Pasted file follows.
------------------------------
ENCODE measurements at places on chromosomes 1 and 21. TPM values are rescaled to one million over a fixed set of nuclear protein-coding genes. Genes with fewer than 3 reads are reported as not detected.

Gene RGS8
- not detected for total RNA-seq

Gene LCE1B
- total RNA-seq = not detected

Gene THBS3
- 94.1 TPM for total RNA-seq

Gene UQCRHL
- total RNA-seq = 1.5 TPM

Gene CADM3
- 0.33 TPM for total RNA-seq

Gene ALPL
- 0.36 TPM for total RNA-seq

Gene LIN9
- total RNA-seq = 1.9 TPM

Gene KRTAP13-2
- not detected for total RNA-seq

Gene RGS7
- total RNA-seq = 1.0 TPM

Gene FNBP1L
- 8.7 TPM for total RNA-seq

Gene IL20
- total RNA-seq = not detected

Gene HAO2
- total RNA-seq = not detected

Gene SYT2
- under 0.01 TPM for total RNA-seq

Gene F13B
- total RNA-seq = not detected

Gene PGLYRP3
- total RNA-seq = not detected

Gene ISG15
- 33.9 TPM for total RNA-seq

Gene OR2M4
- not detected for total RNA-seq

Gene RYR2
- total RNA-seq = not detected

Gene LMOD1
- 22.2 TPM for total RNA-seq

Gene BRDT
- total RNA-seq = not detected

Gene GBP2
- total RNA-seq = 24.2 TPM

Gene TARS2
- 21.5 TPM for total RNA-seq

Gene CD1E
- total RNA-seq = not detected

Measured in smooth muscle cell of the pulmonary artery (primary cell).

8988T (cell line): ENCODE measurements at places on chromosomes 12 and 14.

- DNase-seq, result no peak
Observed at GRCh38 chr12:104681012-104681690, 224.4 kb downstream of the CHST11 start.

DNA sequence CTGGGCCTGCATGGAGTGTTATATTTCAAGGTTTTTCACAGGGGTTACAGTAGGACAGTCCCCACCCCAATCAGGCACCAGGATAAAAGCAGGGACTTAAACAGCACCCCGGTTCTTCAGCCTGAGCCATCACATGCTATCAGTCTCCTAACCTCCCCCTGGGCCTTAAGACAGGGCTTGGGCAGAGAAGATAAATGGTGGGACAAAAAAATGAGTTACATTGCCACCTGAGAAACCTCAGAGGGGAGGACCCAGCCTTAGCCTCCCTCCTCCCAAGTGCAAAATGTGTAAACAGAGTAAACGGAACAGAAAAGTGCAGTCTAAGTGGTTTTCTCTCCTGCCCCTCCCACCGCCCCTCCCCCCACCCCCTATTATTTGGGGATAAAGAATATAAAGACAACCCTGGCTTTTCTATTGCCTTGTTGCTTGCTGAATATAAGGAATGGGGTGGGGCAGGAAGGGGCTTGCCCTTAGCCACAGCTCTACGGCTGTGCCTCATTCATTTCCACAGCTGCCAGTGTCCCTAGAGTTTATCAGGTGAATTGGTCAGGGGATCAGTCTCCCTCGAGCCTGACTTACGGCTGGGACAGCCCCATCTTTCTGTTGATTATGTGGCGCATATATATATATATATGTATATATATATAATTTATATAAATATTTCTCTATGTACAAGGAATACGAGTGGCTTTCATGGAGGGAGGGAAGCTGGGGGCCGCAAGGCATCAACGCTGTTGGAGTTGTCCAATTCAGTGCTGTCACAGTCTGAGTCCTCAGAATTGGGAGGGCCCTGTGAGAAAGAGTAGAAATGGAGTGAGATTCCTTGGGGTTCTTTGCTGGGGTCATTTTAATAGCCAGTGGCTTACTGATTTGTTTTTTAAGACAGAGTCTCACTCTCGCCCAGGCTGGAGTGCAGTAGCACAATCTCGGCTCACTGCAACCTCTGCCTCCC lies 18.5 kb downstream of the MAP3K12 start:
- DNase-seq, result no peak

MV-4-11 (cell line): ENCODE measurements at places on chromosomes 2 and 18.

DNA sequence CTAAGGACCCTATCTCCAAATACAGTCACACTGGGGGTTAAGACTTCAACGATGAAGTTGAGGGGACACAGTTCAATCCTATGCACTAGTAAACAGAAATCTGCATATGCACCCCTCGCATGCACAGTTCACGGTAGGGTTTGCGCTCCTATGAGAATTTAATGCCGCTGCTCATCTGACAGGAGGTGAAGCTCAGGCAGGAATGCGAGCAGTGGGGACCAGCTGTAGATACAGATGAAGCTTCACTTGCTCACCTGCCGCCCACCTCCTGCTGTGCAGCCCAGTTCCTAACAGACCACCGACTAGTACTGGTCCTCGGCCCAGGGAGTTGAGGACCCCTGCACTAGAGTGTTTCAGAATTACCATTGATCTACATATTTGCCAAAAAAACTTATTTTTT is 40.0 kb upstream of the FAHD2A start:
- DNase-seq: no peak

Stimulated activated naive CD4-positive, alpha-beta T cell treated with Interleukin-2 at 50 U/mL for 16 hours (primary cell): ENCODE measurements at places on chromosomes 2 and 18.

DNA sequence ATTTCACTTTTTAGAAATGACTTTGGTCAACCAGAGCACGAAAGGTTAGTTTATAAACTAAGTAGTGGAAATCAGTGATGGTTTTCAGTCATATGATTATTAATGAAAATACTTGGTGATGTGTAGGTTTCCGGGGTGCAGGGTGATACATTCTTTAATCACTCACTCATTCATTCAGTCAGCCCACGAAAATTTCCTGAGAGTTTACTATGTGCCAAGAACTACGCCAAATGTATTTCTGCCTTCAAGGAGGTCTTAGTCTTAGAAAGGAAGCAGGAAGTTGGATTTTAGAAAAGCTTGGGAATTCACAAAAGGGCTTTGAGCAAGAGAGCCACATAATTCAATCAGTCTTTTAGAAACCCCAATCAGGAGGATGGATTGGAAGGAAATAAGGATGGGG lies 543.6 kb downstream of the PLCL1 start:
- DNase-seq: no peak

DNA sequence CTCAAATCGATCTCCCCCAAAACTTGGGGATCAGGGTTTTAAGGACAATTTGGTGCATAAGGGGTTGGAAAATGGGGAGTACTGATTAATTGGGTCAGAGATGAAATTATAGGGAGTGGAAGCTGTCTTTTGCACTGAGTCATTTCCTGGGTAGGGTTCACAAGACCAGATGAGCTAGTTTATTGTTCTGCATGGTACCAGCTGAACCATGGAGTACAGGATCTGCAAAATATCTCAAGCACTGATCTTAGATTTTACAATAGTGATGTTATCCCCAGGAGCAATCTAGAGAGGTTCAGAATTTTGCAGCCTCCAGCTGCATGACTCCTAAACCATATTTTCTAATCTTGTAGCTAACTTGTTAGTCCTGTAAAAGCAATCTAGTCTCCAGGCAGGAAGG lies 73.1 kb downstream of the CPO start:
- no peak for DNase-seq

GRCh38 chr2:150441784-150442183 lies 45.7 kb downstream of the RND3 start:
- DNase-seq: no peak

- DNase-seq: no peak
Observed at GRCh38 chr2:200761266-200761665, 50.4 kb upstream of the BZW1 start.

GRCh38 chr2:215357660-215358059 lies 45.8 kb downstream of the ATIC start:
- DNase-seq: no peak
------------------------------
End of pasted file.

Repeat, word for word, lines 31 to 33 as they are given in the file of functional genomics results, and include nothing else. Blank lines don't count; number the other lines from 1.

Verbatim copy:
- total RNA-seq = not detected

Gene ISG15
- 33.9 TPM for total RNA-seq